Reimbursement for Parenting Education Services
In a recent White Paper (Jones, Allen & Barnes, 2016) the authors suggest that Parent education needs to become a billable service that can be funded by Medicaid, Medicare and Private Insurance. They assert throughout their article, quite succinctly, that parent education saves State and Federal dollars through providing the support and education needed to reduce the risk of child abuse and neglect, which in turn, ends up costing money in treatment of physical and mental health injury. I agree with them and with many of the points the article makes about the benefits of parent education and its effect on reducing harm. They also illustrate efforts made in the last 20 years to professionalize parent education and provide a set of standards that the field is held too.
I believe that until stronger efforts are made to have Legislative bodies and Not-for-Profit Organizations recognize the standards, require certifications/credentials and make this a part of the workforce, Parent Educators will continue to struggle and not succeed in being able to bill for services. When government and private industry begin to acknowledge the benefits of parenting education through funding and workforce development, then being able to bill for services will become a reality.
As a credentialed parent educator in New York State (NYSPEP) http://nyspep.org/ and Certified Family Life Educator with the National Council on Family Relations (NCFR)https://www.ncfr.org/ , I have not found any value in being credentialed and proving that I meet standards. If anything, my Agency looks good when the accreditation team comes. I haven’t been offered any assistance financially, for my applications for credentialing and receive no support in the continuing reapplications after being certified. And in the case of NCFR, I have to be a dues paying member in order to continue to be recertified. Until professionalism of Parent Educators is achieved, I find it hard to expect that being able to bill for services will be possible.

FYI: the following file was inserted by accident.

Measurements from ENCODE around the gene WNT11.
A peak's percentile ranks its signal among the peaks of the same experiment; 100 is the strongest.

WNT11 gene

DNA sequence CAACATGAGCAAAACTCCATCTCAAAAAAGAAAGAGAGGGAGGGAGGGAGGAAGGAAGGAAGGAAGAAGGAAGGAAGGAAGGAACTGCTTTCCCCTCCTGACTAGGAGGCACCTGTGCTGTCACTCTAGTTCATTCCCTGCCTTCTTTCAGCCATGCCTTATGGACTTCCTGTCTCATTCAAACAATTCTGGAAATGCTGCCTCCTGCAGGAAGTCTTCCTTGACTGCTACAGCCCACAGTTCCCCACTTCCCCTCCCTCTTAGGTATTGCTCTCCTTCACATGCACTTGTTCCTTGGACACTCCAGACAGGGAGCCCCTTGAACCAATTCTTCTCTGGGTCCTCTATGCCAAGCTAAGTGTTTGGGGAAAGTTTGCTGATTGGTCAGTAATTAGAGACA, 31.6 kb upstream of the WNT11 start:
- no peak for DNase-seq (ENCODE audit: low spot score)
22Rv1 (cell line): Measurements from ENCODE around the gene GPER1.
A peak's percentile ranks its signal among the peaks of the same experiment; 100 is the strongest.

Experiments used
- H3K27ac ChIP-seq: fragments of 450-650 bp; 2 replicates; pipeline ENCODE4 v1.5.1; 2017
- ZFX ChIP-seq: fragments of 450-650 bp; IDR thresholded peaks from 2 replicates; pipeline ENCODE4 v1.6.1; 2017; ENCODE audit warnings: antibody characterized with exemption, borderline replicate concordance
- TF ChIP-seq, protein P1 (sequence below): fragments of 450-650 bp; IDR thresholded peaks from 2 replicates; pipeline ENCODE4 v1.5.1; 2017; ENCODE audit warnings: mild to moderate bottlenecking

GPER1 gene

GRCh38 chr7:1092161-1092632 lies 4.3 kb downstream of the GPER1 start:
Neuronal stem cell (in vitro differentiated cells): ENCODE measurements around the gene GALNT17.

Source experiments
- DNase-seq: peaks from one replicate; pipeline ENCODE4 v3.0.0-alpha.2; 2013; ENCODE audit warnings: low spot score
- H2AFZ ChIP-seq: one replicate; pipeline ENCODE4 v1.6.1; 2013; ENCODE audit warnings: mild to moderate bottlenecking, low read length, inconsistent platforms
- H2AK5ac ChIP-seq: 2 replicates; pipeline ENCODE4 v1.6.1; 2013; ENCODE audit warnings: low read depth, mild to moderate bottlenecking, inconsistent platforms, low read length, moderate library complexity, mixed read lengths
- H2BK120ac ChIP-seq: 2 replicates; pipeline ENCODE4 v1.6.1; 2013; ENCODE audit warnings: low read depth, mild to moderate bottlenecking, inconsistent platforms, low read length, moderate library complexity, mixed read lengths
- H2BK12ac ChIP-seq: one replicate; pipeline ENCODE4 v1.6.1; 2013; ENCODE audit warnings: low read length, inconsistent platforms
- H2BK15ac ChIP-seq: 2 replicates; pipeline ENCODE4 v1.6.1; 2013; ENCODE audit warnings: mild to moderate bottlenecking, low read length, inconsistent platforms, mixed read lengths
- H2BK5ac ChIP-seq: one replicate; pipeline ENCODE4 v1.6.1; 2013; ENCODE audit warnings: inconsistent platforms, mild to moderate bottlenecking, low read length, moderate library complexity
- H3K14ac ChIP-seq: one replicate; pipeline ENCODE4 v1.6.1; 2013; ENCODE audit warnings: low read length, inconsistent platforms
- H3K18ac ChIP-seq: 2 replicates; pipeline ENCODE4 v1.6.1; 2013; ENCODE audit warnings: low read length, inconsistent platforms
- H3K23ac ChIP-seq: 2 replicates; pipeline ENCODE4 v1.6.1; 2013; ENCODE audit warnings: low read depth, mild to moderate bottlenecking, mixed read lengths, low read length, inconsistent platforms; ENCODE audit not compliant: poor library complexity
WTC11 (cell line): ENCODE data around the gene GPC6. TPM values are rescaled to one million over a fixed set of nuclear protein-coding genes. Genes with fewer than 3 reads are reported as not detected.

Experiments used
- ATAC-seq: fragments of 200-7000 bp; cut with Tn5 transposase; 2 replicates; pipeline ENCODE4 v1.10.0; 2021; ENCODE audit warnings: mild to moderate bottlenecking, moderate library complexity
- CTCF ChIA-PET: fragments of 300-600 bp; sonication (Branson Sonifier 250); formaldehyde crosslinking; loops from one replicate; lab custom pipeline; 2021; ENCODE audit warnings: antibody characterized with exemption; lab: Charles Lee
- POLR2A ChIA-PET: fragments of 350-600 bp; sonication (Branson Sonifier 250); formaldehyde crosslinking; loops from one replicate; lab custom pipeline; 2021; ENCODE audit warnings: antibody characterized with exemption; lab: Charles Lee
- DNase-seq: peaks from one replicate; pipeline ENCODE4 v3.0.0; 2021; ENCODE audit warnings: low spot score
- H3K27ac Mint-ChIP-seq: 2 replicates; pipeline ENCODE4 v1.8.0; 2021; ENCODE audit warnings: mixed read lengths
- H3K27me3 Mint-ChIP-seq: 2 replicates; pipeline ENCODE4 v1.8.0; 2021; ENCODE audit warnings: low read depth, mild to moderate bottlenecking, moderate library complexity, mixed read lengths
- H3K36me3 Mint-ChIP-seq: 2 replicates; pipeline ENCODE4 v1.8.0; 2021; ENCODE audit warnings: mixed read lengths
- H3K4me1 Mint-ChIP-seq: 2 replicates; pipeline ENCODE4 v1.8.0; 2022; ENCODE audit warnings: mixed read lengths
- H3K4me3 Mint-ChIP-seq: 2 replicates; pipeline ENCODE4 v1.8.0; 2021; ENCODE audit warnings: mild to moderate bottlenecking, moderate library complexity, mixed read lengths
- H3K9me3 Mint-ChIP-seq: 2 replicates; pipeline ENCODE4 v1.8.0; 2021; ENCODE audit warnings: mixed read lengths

My State government, local government and grant funders do not ask about credentials or standards that are met. They are only interested in how many people will be served with the smallest amount of funding and have my Supervisor work tirelessly at being able to demonstrate that we are meeting outcomes. In this sense, we are really being looked at as a business. In my community, I am very popular and am a “come to” person. For myself, and I believe other parent educators, we need to work at learning how to become a business.
NCFR seems get this. A group of CFLE’s suggested some coaching around setting up our own businesses. In Continuing Conversation, Mara Briere and Naketta Lowery led a recent webinar in NCFR’s 4-part series, Starting and Running Your Own Family Life Education Business https://www.ncfr.org/events/
Credentialed Senior Parenting Educator, Schenectady, New York
NPEN Council Member, Secretary